She has been standing motionless for almost two hours. She was supposed to look straight ahead in a pensive, romantic way but right now she was looking plain annoyed. Small wonder. Her legs were aching, she had a stitch, she was thirsty and, at the same time, she needed to visit the toilet. How much grief can a woman take, let alone a witch in disguise?
She had been told repeatedly that during the exclusive modelling session she could speak only if she was spoken to by the maestro himself, in order not to distract his muse. Or whatever he needed to create priceless works of art. She tried to endure as long as she had to. Tanisia the witch reduced to nothing more than a mute prop. Why didn’t the maestro have a decency to find himself a life-sized doll for a model? It wouldn’t need a drink or emptying its bladder and it certainly wouldn’t utter a word, even if spoken to. On the other hand Tanisia’s task would have been much harder then.
Being chosen as a model was not easy to start with. Tanisia practically was forced to wheedle that stupid but fashionable artist into letting her be his prop. She had to smile, charm and buy him drinks and flirt with him saying nice things about his paintings, she even had to dye her blond hair ginger to meet his requirements. The competition, surprisingly, was fierce. Then he made her wear that ridiculous, clinging, white gown whith low neckline, which almost exposed her breasts in their full glory. As soon as she put it on he started leering at her in a most obnoxious way until finally he had the decency to hide his face and the rest of his ugly self behind a rather impressively big canvas and paint. That’s what an artist is supposed to do, right?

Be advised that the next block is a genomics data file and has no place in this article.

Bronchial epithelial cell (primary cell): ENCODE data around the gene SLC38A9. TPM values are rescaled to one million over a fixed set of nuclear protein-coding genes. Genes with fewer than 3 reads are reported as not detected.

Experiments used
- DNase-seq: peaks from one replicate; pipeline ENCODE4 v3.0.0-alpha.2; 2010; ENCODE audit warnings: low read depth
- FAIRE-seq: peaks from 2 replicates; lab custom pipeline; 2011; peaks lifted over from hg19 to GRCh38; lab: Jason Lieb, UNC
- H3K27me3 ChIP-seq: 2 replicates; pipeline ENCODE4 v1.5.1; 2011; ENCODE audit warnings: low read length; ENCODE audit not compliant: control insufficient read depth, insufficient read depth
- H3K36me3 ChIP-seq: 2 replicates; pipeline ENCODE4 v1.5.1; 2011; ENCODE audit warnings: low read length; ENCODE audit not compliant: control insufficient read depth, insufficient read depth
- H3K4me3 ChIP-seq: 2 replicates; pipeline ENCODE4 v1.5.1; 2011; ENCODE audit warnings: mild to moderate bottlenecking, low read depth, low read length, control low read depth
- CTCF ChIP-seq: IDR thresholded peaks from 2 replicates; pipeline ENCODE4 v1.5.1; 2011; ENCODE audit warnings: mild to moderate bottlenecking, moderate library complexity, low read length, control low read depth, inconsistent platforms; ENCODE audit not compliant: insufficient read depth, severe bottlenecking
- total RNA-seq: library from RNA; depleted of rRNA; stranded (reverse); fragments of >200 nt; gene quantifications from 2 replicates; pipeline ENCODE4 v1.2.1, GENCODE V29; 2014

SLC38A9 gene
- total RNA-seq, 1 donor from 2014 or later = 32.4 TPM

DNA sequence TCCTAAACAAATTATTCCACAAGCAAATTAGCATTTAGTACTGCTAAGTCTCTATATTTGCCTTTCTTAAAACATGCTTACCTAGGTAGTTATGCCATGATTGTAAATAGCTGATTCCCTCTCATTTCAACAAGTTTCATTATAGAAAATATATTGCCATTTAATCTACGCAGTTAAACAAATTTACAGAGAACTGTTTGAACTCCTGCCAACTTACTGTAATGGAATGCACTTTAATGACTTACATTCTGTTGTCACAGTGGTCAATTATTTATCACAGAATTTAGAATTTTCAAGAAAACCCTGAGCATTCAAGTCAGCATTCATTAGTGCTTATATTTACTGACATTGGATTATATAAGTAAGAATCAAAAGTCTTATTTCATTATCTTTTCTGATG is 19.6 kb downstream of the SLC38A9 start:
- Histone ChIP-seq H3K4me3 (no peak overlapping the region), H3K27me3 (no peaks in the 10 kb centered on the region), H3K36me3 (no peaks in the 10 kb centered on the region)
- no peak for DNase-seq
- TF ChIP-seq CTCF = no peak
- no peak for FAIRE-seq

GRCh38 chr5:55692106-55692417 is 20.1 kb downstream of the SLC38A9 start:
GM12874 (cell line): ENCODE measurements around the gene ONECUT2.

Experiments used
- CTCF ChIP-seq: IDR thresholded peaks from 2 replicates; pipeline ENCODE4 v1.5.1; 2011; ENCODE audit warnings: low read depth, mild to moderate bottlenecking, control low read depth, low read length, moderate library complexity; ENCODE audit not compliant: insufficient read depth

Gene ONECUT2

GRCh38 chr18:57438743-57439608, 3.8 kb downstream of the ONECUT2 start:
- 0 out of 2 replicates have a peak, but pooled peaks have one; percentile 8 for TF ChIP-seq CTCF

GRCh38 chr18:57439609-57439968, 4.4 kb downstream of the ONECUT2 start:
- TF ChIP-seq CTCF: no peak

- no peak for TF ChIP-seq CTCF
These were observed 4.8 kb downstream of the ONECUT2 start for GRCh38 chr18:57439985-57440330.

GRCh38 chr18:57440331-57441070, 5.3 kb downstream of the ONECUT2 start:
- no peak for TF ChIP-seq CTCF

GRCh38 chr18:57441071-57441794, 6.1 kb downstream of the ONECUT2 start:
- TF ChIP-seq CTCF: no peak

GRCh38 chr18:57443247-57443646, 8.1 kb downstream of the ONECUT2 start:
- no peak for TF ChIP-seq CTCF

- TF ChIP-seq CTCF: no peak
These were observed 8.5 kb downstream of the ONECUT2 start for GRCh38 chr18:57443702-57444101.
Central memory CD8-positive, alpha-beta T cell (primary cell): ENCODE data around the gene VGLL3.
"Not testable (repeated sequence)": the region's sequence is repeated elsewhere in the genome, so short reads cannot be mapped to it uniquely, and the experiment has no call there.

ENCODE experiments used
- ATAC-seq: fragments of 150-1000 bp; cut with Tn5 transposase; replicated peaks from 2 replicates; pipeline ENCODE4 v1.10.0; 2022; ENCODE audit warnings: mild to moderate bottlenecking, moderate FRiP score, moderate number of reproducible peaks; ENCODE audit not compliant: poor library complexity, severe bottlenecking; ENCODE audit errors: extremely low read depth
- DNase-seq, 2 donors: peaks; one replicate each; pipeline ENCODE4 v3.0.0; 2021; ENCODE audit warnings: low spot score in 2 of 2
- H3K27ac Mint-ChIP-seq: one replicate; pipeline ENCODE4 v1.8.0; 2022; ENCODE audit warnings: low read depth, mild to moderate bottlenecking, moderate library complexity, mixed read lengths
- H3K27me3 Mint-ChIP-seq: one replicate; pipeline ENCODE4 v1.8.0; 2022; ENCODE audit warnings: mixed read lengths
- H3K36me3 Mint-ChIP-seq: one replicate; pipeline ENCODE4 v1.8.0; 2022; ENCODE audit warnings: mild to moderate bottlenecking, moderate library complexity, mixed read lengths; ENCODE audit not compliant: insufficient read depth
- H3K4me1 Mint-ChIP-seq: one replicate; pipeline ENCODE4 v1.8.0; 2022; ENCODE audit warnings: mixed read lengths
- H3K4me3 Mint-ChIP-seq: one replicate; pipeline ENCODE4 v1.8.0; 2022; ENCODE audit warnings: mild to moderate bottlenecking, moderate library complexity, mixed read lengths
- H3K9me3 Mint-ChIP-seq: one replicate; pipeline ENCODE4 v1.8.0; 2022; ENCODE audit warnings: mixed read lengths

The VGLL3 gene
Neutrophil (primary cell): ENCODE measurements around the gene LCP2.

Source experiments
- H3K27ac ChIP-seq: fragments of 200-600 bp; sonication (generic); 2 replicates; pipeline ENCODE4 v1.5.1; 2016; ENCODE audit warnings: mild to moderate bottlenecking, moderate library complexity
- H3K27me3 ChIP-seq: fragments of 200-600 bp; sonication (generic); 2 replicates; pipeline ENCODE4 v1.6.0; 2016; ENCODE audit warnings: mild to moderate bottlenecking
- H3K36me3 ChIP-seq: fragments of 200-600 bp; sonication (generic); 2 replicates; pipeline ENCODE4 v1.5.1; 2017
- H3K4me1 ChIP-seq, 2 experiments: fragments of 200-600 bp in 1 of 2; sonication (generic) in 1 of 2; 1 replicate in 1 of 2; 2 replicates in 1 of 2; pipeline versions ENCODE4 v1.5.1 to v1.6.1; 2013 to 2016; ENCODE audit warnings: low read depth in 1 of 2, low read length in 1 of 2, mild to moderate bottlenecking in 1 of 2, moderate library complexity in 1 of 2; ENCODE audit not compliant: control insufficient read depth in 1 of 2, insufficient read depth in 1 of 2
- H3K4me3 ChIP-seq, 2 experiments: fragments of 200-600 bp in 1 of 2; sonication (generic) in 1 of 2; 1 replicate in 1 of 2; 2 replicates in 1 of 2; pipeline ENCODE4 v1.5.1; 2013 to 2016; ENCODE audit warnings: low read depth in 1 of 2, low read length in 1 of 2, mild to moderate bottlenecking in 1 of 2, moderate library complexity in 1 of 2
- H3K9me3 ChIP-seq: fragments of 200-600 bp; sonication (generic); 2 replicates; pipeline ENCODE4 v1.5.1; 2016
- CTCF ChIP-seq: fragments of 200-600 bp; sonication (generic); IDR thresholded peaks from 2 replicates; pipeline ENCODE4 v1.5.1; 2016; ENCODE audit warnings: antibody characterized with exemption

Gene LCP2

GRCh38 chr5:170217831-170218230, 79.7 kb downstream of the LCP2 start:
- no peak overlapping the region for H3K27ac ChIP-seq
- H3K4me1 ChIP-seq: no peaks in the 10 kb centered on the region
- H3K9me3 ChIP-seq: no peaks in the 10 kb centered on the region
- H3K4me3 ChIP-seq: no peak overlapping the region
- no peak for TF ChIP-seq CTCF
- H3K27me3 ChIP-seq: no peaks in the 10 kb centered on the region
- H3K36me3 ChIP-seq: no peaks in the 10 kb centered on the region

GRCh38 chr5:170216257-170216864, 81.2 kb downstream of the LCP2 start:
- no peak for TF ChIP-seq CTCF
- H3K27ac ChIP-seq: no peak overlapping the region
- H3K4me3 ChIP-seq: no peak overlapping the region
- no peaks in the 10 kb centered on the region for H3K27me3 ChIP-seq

All that circus was arranged just to enable Barnabas, who played the role of an doting older brother, an easy access to the household. The artist’s house was heavily guarded. Officially the warlock was a chaperone to Tanisia; in reality the situation enabled him to steal that precious, magical watercolour with the Fallen in the meantime without creating much fuss. It was supposed to be a fail-proof, brilliant plan, nice and easy. What took Barnabas so long, though? As far as Tanisia was concerned, the meaintime was getting definitely long in the tooth.
Barnabas was supposed to find that picture he coveted so much, knock on the door thus saving her from any prolonged period of unprofitable hardship and get away under any pretext with Tanisia following his suit. So far, apparently, he haven’t done either of these. Tanisia didn’t doubt that it was another act of his premeditated cruelty she has been enduring since her enslavement. Let’s face it – whereas Barnabas never tortured, punched or even slapped her directly and, to her slight surprise, never forced her to sleep with him against her will, he knew how to make her pay for her bungled assassination attempt time and again. In thousands possible ways. His instinct, telling him what she disliked the most, was simply uncannily correct – as if he could read her mind or knew her very well. Every time he discovered he might make her suffer a bit more, he never hesitated to do so. Right now, he was undoubtedly prolonguing her torment by keeping her longer than necessary in the role of a model or rather an object, a prop. She hated it with all her might. He must have known it from the very beginning.
At long last Tanisia decided enough was enough. First she stirred slightly and cleared her throat. No reaction. Then she dared to say tentatively:
“Maestro, could we just have a tiny little break so you might…refresh yourself?”
Nothing. Apparently such subtleties were lost on the maestro.
“Honestly that is being simply silly. You can’t keep me like that forever, you old fool,” shouted Tanisia.
Too angry to wait for an answer she threw the red, embroidered coat on the floor and stepped from the dais on which she had been standing. She went closer to the canvas, fully prepared for an angry confontation, looked behind it and gasped. The painter, slouched in his armchair, was so obviously dead she didn’t even have to touch him. She glanced at the painting. During these two hours he didn’t paint one single line or dot. Tanisia started to sweat with fear. Something was off.
No answer, just silence ringing in her ears. Then she heard the rush of wings and some weak moaning. Something definitely went wrong and she was on her own to find out what and why. As usual.